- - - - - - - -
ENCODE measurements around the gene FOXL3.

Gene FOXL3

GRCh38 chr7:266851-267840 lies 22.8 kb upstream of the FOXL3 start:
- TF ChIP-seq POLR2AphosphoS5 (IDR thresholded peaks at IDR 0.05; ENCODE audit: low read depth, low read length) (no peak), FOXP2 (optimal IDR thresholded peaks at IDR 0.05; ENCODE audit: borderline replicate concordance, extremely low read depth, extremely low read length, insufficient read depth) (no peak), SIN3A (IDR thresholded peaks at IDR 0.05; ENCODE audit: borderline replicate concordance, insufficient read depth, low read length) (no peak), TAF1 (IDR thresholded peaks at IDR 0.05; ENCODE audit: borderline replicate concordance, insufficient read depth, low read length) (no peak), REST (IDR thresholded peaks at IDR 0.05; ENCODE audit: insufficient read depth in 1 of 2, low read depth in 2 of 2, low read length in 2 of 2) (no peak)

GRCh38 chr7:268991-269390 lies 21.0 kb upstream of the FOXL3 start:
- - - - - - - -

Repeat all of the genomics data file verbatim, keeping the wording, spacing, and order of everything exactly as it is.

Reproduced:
ENCODE measurements around the gene FOXL3.

Gene FOXL3

GRCh38 chr7:266851-267840 lies 22.8 kb upstream of the FOXL3 start:
- TF ChIP-seq POLR2AphosphoS5 (IDR thresholded peaks at IDR 0.05; ENCODE audit: low read depth, low read length) (no peak), FOXP2 (optimal IDR thresholded peaks at IDR 0.05; ENCODE audit: borderline replicate concordance, extremely low read depth, extremely low read length, insufficient read depth) (no peak), SIN3A (IDR thresholded peaks at IDR 0.05; ENCODE audit: borderline replicate concordance, insufficient read depth, low read length) (no peak), TAF1 (IDR thresholded peaks at IDR 0.05; ENCODE audit: borderline replicate concordance, insufficient read depth, low read length) (no peak), REST (IDR thresholded peaks at IDR 0.05; ENCODE audit: insufficient read depth in 1 of 2, low read depth in 2 of 2, low read length in 2 of 2) (no peak)

GRCh38 chr7:268991-269390 lies 21.0 kb upstream of the FOXL3 start: